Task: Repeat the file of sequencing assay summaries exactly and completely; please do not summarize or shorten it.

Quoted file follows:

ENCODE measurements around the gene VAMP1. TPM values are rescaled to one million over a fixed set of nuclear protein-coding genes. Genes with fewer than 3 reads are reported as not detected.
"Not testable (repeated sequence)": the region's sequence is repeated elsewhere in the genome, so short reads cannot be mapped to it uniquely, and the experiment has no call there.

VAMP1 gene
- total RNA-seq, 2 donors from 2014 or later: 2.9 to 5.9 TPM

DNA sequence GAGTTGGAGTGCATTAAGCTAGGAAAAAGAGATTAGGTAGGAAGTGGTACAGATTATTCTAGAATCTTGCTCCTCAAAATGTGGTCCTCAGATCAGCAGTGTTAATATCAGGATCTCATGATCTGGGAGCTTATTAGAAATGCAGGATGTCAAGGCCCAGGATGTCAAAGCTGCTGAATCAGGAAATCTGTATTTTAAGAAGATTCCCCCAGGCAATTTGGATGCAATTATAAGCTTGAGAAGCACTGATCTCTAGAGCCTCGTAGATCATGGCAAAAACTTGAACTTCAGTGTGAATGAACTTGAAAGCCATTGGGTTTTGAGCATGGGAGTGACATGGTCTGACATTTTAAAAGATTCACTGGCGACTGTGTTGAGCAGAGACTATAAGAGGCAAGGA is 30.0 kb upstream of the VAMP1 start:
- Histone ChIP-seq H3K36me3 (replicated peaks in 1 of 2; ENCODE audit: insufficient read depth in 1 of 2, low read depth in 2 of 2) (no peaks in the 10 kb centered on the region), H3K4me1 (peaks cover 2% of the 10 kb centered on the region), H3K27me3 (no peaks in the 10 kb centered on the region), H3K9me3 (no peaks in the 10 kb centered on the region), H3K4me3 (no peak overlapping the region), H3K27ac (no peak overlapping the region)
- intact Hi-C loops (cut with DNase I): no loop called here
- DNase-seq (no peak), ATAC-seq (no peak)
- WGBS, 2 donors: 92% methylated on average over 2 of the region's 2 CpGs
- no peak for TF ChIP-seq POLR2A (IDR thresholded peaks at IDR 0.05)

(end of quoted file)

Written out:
ENCODE measurements around the gene VAMP1. TPM values are rescaled to one million over a fixed set of nuclear protein-coding genes. Genes with fewer than 3 reads are reported as not detected.
"Not testable (repeated sequence)": the region's sequence is repeated elsewhere in the genome, so short reads cannot be mapped to it uniquely, and the experiment has no call there.

VAMP1 gene
- total RNA-seq, 2 donors from 2014 or later: 2.9 to 5.9 TPM

DNA sequence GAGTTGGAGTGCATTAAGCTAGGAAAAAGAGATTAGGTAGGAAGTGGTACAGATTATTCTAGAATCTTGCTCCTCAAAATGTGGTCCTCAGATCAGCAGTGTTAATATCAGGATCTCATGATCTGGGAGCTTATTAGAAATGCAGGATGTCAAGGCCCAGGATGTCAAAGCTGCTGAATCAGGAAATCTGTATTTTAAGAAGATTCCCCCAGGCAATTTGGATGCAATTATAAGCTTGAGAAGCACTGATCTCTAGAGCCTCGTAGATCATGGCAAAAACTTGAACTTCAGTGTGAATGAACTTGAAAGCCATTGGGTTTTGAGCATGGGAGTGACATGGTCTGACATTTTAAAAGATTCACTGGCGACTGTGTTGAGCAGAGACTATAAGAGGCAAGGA is 30.0 kb upstream of the VAMP1 start:
- Histone ChIP-seq H3K36me3 (replicated peaks in 1 of 2; ENCODE audit: insufficient read depth in 1 of 2, low read depth in 2 of 2) (no peaks in the 10 kb centered on the region), H3K4me1 (peaks cover 2% of the 10 kb centered on the region), H3K27me3 (no peaks in the 10 kb centered on the region), H3K9me3 (no peaks in the 10 kb centered on the region), H3K4me3 (no peak overlapping the region), H3K27ac (no peak overlapping the region)
- intact Hi-C loops (cut with DNase I): no loop called here
- DNase-seq (no peak), ATAC-seq (no peak)
- WGBS, 2 donors: 92% methylated on average over 2 of the region's 2 CpGs
- no peak for TF ChIP-seq POLR2A (IDR thresholded peaks at IDR 0.05)